WHAT HE WANTED

A. First of all, Jesus encouraged the man to identify what he wanted. Vs. 6 says, "When Jesus saw him lying there & learned that he had been in this condition for a long time, He asked him, `Do you want to get well?í" That sounds like an absurd question. Of course this man wanted to get well! You wouldnít ask a starving man, "Do you want food?" would you?

Actually, it was a very valid question, for there are people who, if given an opportunity for healing, might actually choose to remain sick. Right now theyíre free of some unpleasant responsibilities, & they get sympathy by complaining about their sickness. They can manipulate people by being sick, or punish themselves if they feel guilty.

ILL. Dave Reavor, disabled Viet Nam veteran, tells of a young man in the 1960s who didnít want to be drafted. So he had all his teeth pulled out to make himself unfit for military duty. But when he took his physical, he was declared unfit because of flat feet!

So when Jesus asked, "Do you want to get well?" He seems to be saying, "You have friends who bring you here, & youíve developed friendships with others who come here regularly. If I heal you, your life will do a complete reversal. Youíll be expected to get a job & relate to people on a different basis. Are you ready for that change? Do you really want to get well?"

B. Thatís a question we may need to answer, as well. What do you want? The first step to gaining something is to want it.

ILL. Zig Ziglar says he looked into a mirror one day & realized he needed to lose a lot of weight. He really wanted to get in shape. As an incentive, he put a picture of a thin man on the refrigerator door.

There are all kinds of gimmicks offered as motivators to dieting. You can purchase sound tracks that laugh at you & call you "fatso" when you open the refrigerator door! But Ziglar wanted a positive reinforcement, so he put a picture of what he wanted to look like on the refrigerator. That constant reminder was the first step toward a healthier body for him.

ILL. Drs. Minirth & Meyer have written a book about overcoming depression entitled "Happiness Is a Choice." They wrote, "As psychiatrists, we cringe whenever Christian patients use the words, `I canítí & `Iíve tried.í Any good psychiatrist knows that `I canítí & `Iíve triedí are merely lame excuses. We insist that our patients stop saying `canítí & say `wonítí instead."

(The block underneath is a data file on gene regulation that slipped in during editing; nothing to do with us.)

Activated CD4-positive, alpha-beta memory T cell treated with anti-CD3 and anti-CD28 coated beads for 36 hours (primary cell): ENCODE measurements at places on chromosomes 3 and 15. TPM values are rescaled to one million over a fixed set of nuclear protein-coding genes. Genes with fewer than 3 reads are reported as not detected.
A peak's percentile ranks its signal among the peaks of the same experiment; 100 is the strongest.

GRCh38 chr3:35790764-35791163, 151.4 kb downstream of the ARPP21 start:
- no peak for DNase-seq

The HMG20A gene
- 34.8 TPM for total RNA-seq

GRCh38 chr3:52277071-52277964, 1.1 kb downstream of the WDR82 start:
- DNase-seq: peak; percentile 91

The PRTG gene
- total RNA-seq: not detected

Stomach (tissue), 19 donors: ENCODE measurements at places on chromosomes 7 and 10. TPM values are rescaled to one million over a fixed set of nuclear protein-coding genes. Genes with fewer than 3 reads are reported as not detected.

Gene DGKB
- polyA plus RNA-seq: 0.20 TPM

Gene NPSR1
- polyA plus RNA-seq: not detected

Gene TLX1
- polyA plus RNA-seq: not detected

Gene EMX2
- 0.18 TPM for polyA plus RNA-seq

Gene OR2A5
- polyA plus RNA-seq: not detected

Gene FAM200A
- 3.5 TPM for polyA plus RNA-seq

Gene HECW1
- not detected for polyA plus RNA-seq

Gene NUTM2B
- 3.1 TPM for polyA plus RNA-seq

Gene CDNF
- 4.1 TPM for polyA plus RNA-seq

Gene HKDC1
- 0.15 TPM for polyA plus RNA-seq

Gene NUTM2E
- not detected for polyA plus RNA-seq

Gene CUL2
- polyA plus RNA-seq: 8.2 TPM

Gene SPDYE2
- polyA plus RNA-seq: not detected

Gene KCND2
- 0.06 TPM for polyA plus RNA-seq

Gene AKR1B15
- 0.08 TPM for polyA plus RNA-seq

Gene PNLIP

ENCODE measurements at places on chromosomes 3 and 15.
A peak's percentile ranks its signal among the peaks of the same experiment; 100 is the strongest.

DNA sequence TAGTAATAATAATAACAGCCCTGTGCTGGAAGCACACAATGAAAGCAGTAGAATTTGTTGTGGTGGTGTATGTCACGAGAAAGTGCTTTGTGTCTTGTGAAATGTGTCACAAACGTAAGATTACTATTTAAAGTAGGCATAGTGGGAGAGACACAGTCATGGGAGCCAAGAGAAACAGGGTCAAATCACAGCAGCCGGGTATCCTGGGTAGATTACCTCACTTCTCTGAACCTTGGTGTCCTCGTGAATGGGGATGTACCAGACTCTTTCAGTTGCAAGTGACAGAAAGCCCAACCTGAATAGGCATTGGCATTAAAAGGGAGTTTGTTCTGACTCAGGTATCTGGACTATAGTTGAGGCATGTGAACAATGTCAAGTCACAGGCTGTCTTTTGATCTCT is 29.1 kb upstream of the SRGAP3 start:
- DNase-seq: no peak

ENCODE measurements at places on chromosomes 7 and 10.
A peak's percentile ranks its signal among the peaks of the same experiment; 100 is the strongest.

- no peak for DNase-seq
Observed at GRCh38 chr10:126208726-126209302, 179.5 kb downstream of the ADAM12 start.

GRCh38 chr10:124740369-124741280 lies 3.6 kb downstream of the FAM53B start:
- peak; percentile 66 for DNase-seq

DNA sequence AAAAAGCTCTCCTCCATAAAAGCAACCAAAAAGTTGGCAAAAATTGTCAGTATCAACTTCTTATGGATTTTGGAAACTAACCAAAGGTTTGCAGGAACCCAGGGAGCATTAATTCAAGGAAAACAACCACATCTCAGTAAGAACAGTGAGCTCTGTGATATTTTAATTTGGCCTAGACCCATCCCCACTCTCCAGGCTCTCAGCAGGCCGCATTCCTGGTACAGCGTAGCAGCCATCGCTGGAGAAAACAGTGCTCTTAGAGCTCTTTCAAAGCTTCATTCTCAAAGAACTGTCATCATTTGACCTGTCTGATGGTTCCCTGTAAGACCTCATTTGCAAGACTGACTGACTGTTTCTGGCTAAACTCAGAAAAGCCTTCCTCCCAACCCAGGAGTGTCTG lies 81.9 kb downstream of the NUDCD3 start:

"They need to see what they are really doing, so we make them face up to it by saying, `I just wonít get along with my wife.í `My husband & I wonít communicate.í `I wonít discipline my kids the way I should.í `I wonít find time to pray.í `I wonít stop gossiping.í When they change their "caníts" to "woníts" they stop avoiding the truth & start facing reality."

We need to determine what we really want, & as Godís people, learn to say with the apostle Paul, "I can do all things through Christ who strengthens me" [Philippians
Nelson Vitug
November 26, 2008
it is excellent and inspiring
Roberto Flores of Spanish Church Of God
August 23, 2008
excellet and inspiring, hit rigth in the matter of christianity
As one who was healed out of a wheelchair after nine years, I find this message to be right on. I can parallel this with my experience. Jesus spoke to me in about the same way. By cueing off the sayings in this passage, I can set my story right into this one ... I will be doing that this weekend at a rescue mission here in town. Thank you for your help ... may God continue to hold you in His Righteous Right Hand...